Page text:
Mind & Body

Reactance Is Why You Act Irrationally When Your Freedom Is Threatened

Teenagers don't exactly love being grounded. They tend to yell, or storm off, or sneak out to parties anyway. This is less because they're young, it turns out, than because it's human nature. When we sense our freedoms are under threat, we all tend to act out, sometimes irrationally, to reestablish our sense that we're free. Psychologists call this "reactance."

What Is Reactance?

Psychologist John Brehm first proposed the concept of reactance in 1966. At the time, psychology as a field was very interested in how persuasion worked. Brehm, however, was more interested in how persuasion failed, though, and reactance was often a factor. If someone feels like you're bossing them around, it triggers reactance, and they're unlikely to see your perspective.

In fact, people often do the diametric opposite of what "bossy" figures tell them to. In one study, a judge warned a mock jury to disregard inadmissible evidence, with no further explanation. While another jury that had simply been told certain evidence was inadmissible ignored that evidence in their deliberations, the jury that was admonished by the judge felt their freedom to interpret it themselves was under threat — and they used the evidence to make their final decision, in spite of the judge's directions.

You don't need to be a judge to provoke reactance, though — far from it. Most things we consider "bad news" can be viewed as a loss of freedom. Injuries and illnesses restrict your physical freedom. Getting dumped means you lose your freedom to see your partner when you want, and your freedom to choose if and when the relationship ends. Being fired is a similar double whammy.

Most of this "bad news" is really just sudden change, which can be framed as an opportunity. Getting dumped, for instance, can be viewed as an opportunity to meet new people. But when people lash out in response to change, it's usually because they perceive their freedom to be dwindling. This triggers reactance, a psychological phenomenon, but that, in turn, triggers a burst of adrenaline. Something akin to the fight-or-flight instinct kicks in. People feel compelled to do something, even if it's stupid or counterproductive.

Why Does Reactance Matter?

Interestingly, though reactance can manifest explosively and even violently, it also explains a lot of indecision and inaction. In a 1970 study, participants had to choose between two different styles of interview. One style wasn't obviously better than the other. People tended to put off making the choice at all because they felt most free with two attractive options in front of them. Choosing one would be exercising freedom, but it would also feel like a loss of freedom. (Exhibit A: every love triangle on TV.)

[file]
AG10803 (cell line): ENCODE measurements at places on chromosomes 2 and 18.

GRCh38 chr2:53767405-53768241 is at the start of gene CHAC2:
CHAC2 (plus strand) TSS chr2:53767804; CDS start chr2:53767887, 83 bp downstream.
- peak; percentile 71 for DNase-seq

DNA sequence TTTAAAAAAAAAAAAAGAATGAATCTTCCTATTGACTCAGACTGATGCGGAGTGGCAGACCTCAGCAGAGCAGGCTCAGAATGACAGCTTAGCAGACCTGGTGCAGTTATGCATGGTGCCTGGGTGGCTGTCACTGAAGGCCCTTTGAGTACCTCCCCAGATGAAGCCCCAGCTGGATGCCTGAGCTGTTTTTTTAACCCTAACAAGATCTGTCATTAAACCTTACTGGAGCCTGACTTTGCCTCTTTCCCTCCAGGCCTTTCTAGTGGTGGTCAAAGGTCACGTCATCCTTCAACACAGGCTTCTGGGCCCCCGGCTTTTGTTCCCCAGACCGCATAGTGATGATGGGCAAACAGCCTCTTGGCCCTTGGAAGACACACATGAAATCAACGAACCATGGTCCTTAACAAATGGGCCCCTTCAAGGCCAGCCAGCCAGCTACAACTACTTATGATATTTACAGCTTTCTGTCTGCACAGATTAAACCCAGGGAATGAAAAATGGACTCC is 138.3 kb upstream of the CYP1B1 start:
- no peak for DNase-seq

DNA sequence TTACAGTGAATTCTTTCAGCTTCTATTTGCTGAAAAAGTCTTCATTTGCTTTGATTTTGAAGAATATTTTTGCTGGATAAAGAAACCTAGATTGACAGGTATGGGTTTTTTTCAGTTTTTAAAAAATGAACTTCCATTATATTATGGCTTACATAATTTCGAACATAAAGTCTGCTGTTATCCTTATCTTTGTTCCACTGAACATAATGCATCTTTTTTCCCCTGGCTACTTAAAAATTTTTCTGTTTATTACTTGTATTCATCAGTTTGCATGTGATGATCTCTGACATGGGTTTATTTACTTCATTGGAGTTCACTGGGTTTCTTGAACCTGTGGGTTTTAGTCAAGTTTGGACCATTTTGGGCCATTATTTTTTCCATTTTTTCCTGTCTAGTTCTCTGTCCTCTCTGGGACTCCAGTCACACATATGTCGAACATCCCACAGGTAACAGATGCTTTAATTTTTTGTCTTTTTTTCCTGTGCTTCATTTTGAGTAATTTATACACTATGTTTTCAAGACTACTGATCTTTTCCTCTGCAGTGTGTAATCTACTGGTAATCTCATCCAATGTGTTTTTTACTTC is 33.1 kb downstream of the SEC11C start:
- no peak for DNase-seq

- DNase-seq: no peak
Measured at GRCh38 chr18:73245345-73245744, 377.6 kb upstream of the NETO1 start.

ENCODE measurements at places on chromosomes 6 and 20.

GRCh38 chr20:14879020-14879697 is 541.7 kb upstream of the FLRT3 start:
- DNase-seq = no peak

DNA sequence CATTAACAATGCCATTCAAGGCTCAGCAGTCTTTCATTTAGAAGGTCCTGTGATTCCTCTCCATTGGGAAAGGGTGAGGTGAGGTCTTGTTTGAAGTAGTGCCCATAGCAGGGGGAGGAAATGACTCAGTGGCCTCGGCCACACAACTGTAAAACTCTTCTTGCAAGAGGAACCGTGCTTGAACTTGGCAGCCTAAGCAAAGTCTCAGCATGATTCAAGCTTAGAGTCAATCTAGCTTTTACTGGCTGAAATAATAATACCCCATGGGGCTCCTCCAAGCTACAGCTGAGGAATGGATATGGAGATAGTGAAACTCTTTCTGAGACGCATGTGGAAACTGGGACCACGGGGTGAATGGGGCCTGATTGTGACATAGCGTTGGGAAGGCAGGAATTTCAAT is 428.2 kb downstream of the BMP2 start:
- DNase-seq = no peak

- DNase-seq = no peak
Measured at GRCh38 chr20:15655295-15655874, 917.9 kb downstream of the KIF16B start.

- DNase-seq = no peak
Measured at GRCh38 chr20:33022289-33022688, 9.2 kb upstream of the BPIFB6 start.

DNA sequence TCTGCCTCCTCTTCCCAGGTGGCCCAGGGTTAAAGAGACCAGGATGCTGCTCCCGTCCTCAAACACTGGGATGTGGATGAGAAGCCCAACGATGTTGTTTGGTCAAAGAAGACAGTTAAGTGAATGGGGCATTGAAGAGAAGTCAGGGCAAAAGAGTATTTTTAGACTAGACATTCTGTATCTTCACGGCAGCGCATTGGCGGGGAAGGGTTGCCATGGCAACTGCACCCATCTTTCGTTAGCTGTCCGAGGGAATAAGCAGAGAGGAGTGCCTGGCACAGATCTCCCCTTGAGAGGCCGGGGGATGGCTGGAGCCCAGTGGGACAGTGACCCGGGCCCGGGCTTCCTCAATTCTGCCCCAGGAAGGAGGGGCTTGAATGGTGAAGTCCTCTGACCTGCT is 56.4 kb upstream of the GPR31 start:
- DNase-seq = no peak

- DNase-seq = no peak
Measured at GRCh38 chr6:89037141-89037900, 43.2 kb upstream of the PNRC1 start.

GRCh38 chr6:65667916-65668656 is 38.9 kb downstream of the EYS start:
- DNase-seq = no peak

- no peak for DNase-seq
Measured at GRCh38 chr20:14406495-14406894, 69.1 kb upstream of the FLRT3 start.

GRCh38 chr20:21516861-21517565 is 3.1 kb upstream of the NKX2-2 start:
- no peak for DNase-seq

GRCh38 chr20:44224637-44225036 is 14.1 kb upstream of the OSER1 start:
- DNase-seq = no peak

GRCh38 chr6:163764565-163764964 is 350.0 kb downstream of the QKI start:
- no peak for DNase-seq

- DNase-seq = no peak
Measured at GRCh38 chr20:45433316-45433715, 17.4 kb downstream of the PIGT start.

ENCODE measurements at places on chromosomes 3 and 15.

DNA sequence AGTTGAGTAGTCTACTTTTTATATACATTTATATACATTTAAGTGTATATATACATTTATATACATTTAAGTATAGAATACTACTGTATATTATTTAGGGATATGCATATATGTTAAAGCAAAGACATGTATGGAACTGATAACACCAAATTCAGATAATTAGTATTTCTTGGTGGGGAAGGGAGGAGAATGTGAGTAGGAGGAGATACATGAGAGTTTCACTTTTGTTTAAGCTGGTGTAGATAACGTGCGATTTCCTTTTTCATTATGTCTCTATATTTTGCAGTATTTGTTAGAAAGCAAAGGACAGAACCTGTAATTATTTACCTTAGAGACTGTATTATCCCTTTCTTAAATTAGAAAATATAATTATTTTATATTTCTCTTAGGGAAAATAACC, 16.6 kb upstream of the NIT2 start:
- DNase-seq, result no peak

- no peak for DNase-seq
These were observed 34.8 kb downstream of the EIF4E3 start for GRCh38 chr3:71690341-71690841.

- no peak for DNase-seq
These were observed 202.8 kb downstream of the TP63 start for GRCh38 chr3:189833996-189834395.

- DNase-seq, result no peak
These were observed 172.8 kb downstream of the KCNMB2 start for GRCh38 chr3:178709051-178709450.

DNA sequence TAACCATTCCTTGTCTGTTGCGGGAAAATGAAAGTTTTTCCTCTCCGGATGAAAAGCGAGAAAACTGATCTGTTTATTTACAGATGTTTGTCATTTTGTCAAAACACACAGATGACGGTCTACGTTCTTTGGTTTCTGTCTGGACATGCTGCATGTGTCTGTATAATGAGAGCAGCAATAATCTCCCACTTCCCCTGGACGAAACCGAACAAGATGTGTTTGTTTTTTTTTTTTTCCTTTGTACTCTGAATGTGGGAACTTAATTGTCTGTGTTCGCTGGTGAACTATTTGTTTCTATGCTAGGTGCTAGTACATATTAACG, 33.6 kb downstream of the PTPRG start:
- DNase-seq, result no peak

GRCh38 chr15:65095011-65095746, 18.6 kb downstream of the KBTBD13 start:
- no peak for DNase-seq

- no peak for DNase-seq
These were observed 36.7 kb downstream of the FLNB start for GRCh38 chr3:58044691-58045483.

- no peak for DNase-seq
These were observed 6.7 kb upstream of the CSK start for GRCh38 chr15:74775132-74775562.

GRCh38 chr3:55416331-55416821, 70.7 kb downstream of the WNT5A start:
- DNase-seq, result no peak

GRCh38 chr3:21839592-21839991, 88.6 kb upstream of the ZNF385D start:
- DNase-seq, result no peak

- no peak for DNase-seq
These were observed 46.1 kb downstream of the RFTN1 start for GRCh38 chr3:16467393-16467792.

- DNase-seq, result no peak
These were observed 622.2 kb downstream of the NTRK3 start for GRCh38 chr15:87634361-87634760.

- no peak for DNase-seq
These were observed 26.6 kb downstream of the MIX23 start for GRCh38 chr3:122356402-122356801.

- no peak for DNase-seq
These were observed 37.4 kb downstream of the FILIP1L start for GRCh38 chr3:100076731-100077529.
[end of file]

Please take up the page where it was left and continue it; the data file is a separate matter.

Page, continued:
One thing reactance doesn't mean is that humans inherently dislike rules and constraints, though. We do like some limits. In fact, too much choice can make us unhappy. In one study, people shopped at a display of either six or 24 jams. Those with fewer choices were more likely to buy jam, and more likely to feel good about their selection. Still, other studies have shown that you're more likely to buy a product with two options than you are if there's only one. What triggers reactance is not that our freedom is limited, but that freedoms we already have feel like they're slipping away. It's a key distinction.

So what do you do with this situation? When you know reactance is possible, you can figure out an optimal way to deliver bad news without triggering the feeling. It's best if it comes with a built-in choice, so the recipient feels some freedom — we're breaking up, but you decide how we divvy up the furniture! — and an immediate, constructive activity that will soak up some adrenaline — you're getting demoted, and can you walk down to HR to pick up some paperwork? By granting the illusion of freedom and providing an active distraction, you can help keep lashing out to a minimum.

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As we said, a loss of freedom is often just an opportunity for change. To explore how to make change easier, check out "Switch: How to Change Things When Change Is Hard" by Chip and Dan Heath. We handpick reading recommendations we think you may like. If you choose to make a purchase, Curiosity will get a share of the sale.

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Written by Mae Rice July 27, 2018

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